At the Get Baked Sale, a recent event in San Francisco, makers of cannabis edibles allowed medical marijuana card holders to sample brownies, donuts, fortune cookies, ice cream and other cannabis infused food items. The event provided a glimpse of what may be in store on a much larger scale if recreational cannabis is made legal in the Golden State.
Something that was absent from the booths at the Get Baked Sale—but which likely will be present at any future event should cannabis be legalized in California—were labels to identify the amount of THC contained in the samples. Because California does not require manufacturers to state the THC content of edible medical marijuana products, most people who attended the event had no idea how much THC they were ingesting.
There is a significant difference between effects experienced when cannabis is ingested and when it is smoked. One disparity is the amount of time it takes to affect a person. While the high after smoking cannabis is typically felt within 3 to 10 minutes, it may take 1 to 3 hours when eaten. The delay between consuming and feeling the effects causes some people to impatiently eat more too soon. This can result in a high that is much more intense than intended.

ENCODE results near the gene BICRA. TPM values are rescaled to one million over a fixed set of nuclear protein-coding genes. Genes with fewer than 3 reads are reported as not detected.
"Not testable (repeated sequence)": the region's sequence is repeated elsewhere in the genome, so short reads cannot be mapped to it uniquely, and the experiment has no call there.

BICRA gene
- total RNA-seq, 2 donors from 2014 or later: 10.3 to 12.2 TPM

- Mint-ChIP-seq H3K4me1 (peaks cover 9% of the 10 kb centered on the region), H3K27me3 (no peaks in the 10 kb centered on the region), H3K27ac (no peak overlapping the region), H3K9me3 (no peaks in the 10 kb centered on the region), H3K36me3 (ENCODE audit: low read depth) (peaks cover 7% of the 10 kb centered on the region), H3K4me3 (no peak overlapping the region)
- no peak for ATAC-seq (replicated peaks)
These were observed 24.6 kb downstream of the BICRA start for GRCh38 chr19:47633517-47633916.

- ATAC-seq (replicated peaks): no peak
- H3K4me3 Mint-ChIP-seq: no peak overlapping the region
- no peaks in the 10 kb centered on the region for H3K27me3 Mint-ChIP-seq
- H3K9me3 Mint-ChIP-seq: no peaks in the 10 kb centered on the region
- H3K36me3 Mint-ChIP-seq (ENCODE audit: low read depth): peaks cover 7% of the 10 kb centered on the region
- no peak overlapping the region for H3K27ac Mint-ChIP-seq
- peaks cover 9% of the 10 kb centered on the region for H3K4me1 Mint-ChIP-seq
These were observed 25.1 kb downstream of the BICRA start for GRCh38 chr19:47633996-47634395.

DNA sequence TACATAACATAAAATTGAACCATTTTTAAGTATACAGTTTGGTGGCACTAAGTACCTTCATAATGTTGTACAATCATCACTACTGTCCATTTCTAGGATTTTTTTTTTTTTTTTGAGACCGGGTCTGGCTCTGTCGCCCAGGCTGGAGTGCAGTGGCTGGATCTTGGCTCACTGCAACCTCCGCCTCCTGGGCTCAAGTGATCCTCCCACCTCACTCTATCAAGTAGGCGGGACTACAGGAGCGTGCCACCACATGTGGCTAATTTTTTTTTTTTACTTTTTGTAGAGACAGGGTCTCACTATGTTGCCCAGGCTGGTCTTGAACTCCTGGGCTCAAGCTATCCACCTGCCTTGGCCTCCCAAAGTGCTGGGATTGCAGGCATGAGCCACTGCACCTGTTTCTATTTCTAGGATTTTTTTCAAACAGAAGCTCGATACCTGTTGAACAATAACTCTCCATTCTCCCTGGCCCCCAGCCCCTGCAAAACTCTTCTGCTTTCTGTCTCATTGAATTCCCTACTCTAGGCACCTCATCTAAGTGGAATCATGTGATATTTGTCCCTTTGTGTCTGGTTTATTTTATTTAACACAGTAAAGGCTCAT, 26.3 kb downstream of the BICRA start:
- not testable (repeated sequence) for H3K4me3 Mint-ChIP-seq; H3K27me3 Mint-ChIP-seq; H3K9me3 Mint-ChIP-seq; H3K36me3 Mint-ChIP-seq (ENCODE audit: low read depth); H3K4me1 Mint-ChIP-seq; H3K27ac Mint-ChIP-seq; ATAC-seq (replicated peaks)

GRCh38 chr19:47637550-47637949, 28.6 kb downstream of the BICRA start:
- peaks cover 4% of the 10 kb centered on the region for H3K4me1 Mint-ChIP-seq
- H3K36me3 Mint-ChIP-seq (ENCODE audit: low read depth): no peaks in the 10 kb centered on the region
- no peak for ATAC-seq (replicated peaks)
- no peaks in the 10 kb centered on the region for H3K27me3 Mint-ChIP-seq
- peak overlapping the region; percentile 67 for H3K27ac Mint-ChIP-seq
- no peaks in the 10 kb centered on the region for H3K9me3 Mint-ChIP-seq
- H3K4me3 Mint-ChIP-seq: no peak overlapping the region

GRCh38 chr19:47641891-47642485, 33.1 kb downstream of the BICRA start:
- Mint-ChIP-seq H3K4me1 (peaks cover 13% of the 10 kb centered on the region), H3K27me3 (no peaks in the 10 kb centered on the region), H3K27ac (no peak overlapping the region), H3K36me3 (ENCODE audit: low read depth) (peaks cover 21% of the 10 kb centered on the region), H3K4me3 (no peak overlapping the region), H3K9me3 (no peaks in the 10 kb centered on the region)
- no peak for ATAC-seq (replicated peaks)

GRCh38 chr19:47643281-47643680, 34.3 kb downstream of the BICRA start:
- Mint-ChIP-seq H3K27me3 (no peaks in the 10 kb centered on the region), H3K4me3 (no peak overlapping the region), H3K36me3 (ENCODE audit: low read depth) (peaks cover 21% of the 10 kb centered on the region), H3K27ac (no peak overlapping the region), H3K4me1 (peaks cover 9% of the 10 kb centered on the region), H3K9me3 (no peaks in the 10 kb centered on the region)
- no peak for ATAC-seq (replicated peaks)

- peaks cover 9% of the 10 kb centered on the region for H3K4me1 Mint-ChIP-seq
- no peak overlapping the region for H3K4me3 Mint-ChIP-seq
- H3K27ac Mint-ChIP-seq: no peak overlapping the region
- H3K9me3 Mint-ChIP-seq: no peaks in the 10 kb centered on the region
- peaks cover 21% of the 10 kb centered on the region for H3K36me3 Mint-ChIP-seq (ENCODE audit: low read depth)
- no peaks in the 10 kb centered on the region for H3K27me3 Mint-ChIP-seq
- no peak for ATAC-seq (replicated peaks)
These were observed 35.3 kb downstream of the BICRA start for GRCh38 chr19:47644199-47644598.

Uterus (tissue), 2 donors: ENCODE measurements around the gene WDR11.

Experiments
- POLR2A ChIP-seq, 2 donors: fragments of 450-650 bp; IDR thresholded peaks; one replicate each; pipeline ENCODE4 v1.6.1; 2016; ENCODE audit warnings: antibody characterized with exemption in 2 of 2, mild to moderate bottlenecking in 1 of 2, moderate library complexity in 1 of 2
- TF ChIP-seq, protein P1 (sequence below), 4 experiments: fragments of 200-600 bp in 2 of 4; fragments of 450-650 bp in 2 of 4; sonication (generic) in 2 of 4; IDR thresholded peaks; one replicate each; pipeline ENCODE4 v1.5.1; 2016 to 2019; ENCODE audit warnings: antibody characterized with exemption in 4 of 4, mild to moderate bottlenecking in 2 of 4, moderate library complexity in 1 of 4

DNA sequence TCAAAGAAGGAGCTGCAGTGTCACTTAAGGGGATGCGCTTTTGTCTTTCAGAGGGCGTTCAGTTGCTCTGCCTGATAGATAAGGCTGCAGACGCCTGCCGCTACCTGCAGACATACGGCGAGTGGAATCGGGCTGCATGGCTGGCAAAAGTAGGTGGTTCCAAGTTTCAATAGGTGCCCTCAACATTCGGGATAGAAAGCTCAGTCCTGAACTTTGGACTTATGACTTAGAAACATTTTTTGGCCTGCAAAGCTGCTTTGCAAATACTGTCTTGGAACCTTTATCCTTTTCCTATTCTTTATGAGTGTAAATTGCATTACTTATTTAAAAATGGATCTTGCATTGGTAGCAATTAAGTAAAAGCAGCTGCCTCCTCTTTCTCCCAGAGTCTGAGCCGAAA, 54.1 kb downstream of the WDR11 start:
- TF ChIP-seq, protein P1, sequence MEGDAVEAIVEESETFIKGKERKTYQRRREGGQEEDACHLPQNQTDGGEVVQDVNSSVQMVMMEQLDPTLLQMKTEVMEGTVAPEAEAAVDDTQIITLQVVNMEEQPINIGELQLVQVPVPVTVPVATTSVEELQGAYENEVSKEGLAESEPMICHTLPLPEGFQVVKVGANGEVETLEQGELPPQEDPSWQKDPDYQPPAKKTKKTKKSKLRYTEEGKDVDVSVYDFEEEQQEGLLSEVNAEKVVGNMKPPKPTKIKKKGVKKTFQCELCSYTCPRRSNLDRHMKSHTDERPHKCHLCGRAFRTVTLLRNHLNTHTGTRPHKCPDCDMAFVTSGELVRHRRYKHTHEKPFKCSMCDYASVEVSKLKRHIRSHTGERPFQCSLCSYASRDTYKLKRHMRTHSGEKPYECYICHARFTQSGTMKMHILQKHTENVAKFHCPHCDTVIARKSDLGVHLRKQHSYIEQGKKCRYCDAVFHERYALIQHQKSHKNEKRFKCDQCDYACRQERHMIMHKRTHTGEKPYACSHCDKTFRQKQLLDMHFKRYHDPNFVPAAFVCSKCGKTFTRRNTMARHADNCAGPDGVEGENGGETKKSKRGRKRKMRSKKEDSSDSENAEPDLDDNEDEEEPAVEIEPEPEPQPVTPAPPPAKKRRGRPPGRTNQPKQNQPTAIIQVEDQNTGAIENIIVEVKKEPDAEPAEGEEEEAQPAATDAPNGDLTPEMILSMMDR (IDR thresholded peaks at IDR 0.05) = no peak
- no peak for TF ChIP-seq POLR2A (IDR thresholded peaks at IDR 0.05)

The variability in potency between one edible and the next is not just concerning for consumers. It is also an issue that legislators will look hard at if cannabis becomes legal in California, which could happen as soon as 2016.
Many companies that specialize in medical cannabis edibles have already begun to adopt best practices for manufacturing their products. Legislators in states such as Colorado, which allows recreational use of cannabis, have recently moved to require manufacturers of edibles to identify THC levels on product packages.
California bakers and purveyors of cannabis edibles expect similar laws to affect their businesses when and if recreational marijuana becomes legal in the state. Rather than wait for the day that cannabis is legalized, they are acting now to establish relationships with labs to test their products so that they will be compliant and ready to sell their goods the moment cannabis becomes legal.